Jinora, Ikki, Meelo to a large extent represent the last vestige of those days (excepting Bolin’s infantile antics). Their occasional appearances have always been fun and enjoyable, but at odds with the older characters’ more businesslike attitudes. In Last Airbender, kids were the norm; they were protagonists and antagonists both and the adults served mostly as guides and obstacles. Here, Tenzin’s kids are too much at risk from the cruel likes of Amon or Zaheer, which is why only Jinora, the oldest, has had the privilege of fully participating in the story, a privilege Ikki and Meelo now share.
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The Legend of Korra S04E03 – Review

By: Tim Hedrick (story)

The Story: Korra gets her butt kicked by a blind old woman.

The Review: Last episode represented something of a high water mark for the show in terms of psychological gravity, but if there’s one area in which the show still has little experience, it’s politics. From the season premiere, almost any viewer could see that Kuvira’s control issues and Prince Wu’s utter incompetence was going to lead to some kind of coup, yet it takes nearly every other character in the episode by surprise. Even for politicians, that’s a new low of shortsightedness.

Tenzin’s mostly a spiritual world leader, but at least he voices some misgivings about Kuvira. Leave it to the seasoned official to totally get the wrong call. In response to Tenzin’s concerns, Raiko says matter-of-factly, “She gave me her word she’d step down.” That pretty well sums up the level of sophistication in government affairs for the Avatar world: global power handed over on the basis of essentially a pinky-swear. Even Suyin, who’s openly hostile to Kuvira’s power grabs, labors under the assumption her future daughter-in-law will eventually relinquish that power. Thus the season’s biggest conflict arises from everyone else’s stupidity.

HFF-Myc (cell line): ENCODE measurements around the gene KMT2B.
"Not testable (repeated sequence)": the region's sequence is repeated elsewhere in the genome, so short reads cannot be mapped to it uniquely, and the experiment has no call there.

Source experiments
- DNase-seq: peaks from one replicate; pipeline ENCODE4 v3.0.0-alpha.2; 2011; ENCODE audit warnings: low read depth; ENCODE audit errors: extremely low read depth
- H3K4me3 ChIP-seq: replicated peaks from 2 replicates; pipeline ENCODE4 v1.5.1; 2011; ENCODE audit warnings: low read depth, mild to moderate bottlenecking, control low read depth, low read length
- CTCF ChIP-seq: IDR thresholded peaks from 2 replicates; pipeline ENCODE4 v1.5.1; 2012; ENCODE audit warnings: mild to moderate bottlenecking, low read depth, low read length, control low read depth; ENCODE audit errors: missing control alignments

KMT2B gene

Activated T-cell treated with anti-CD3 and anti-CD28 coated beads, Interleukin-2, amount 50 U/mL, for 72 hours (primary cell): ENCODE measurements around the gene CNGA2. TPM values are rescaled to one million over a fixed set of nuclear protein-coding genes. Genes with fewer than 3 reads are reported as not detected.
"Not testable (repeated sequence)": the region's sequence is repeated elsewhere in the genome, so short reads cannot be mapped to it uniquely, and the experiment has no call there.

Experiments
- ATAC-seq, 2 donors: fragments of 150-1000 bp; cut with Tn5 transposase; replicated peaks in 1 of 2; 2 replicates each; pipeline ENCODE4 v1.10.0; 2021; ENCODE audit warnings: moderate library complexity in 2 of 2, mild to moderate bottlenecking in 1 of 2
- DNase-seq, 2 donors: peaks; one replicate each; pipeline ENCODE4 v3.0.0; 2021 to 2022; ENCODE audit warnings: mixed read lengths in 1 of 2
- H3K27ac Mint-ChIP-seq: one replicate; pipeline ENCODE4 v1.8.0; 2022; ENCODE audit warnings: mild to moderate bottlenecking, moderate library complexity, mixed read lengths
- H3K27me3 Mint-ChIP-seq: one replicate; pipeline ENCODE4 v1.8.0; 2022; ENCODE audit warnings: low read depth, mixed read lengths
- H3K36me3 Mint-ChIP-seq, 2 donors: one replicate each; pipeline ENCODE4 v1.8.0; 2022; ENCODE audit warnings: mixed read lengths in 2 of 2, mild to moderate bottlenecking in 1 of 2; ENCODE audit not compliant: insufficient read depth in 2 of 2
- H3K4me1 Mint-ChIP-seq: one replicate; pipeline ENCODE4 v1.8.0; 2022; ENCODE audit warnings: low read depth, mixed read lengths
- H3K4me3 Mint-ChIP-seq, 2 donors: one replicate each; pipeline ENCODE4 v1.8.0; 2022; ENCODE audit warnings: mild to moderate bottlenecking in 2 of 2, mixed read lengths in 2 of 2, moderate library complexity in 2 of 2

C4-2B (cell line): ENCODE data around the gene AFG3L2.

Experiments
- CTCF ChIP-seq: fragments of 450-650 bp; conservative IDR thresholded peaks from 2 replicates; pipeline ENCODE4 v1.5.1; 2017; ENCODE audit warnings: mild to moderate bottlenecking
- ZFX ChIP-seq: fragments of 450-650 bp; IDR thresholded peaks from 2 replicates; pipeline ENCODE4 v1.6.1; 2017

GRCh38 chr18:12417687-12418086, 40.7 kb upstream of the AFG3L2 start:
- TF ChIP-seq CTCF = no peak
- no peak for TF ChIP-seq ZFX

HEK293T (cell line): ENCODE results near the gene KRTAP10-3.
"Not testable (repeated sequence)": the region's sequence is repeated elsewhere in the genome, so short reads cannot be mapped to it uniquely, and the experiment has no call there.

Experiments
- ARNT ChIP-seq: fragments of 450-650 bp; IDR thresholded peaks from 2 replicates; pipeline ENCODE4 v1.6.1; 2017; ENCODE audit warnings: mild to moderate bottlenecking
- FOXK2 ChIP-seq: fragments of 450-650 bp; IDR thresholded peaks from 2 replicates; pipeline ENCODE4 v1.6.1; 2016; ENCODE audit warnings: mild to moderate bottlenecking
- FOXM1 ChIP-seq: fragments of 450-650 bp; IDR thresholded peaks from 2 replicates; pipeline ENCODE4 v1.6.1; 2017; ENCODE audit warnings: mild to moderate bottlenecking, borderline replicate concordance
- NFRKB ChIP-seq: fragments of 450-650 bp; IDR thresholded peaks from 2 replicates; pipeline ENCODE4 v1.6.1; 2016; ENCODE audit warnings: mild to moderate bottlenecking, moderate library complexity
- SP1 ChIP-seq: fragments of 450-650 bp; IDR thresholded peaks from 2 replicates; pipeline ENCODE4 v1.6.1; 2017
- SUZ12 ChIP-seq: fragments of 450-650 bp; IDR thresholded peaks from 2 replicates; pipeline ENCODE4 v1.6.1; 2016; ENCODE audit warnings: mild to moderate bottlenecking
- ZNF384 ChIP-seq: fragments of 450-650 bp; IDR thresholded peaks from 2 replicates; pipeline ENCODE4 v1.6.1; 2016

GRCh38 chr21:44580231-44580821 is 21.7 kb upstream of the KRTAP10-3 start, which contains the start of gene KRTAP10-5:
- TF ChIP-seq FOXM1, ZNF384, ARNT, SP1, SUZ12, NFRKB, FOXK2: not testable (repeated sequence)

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Loki: Agent of Asgard #7 – Review

By: Al Ewing (story), Jorge Coelho (art), Lee Loughridge (colors)

The Story: In which Doom doesn’t engage in self-discovery.

The Review: My unfamiliarity with Marvel canon means the films can be as influential on my understanding of the characters as the comics. Freyja, for example, I’m used to thinking of as the ultimate mother, full of unconditional love even for the reprobates in her family. So it’s rather jarring to see her manipulative strong-arming of Loki into a joyless future just to ensure the happiness of everyone else’s. Her rationalization for ensuring Old Loki’s existence is all queen, but little mother:

“He is the Loki we need now. In this time of change, he brings a promise of security. The future he promises is a golden one for us all.”

Even Odin, not exactly known for touchy-feelyness, has second thoughts about the trade-off. “All but him, cursed to ever play the villain, to ever lose… How does the younger Loki take it?”

His wife wavers, but stays on point. “He…he will come to his senses in time.”
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Fables #145 – Review

By: Bill Willingham (story), Mark Buckingham (pencils), Steve Leialoha, Andrew Pepoy, Dan Green (inks), Lee Loughridge (colors)

The Story: Girl power isn’t quite enough to beat wolf god power.

The Review: As we get closer to the end of this series, I find a little less to say about it each issue. Of course, this may have something to do with Willingham killing off a character or two each month, but mostly it’s because we’re veering away from the stuff that makes Fables compelling—exploring and reimagining classic fairy tales—in favor of physical conflict, which isn’t Willingham’s strongest suit. There’s not much tactical brilliance at work in these battles; it’s simply a matter of who’s stronger.

Given that Bigby is just a couple steps short of godhood, that means only a few contenders can hope to face him and survive. A team-up of Rose and Totenkinder seems promising, and in fact the old Frau has Bigby on the ropes for a few panels. But even she is blind to Leigh’s part in all this, giving Bigby his second wind and comeback. The match ends in a draw, but it reveals how powerful Leigh has become—undeservedly, I should mention. Leigh is only this strong by virtue of her connection to Mr. Dark, not because she’s particularly formidable in herself.